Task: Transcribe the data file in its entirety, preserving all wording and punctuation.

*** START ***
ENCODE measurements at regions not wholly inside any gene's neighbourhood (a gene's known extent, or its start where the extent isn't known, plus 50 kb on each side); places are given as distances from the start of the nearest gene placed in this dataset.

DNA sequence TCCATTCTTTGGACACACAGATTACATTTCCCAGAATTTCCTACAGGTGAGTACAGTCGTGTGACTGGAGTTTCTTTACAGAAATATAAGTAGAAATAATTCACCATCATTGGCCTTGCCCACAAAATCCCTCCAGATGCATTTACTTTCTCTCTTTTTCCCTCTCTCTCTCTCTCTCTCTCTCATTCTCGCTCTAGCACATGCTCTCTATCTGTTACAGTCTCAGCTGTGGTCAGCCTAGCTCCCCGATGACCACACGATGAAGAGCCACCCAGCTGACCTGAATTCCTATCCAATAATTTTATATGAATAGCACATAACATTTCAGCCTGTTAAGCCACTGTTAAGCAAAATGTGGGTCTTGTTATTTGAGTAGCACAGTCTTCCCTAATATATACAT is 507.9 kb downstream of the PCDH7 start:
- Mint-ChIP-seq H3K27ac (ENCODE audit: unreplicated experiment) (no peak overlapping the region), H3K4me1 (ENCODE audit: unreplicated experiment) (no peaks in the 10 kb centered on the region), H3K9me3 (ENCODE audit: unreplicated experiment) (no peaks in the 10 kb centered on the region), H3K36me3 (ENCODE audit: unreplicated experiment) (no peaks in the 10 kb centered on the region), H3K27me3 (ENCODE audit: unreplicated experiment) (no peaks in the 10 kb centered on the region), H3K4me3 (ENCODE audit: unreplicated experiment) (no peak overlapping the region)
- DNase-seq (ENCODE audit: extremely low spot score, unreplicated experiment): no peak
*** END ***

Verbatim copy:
ENCODE measurements at regions not wholly inside any gene's neighbourhood (a gene's known extent, or its start where the extent isn't known, plus 50 kb on each side); places are given as distances from the start of the nearest gene placed in this dataset.

DNA sequence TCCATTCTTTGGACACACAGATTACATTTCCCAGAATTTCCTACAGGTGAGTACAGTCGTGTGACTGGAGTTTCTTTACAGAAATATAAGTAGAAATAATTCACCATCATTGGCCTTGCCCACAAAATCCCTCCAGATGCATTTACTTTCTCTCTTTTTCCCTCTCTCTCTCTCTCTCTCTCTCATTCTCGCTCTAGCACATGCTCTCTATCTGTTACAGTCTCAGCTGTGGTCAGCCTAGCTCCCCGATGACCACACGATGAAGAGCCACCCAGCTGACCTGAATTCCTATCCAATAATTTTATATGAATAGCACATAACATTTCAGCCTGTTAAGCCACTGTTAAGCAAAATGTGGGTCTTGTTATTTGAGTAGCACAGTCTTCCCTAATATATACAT is 507.9 kb downstream of the PCDH7 start:
- Mint-ChIP-seq H3K27ac (ENCODE audit: unreplicated experiment) (no peak overlapping the region), H3K4me1 (ENCODE audit: unreplicated experiment) (no peaks in the 10 kb centered on the region), H3K9me3 (ENCODE audit: unreplicated experiment) (no peaks in the 10 kb centered on the region), H3K36me3 (ENCODE audit: unreplicated experiment) (no peaks in the 10 kb centered on the region), H3K27me3 (ENCODE audit: unreplicated experiment) (no peaks in the 10 kb centered on the region), H3K4me3 (ENCODE audit: unreplicated experiment) (no peak overlapping the region)
- DNase-seq (ENCODE audit: extremely low spot score, unreplicated experiment): no peak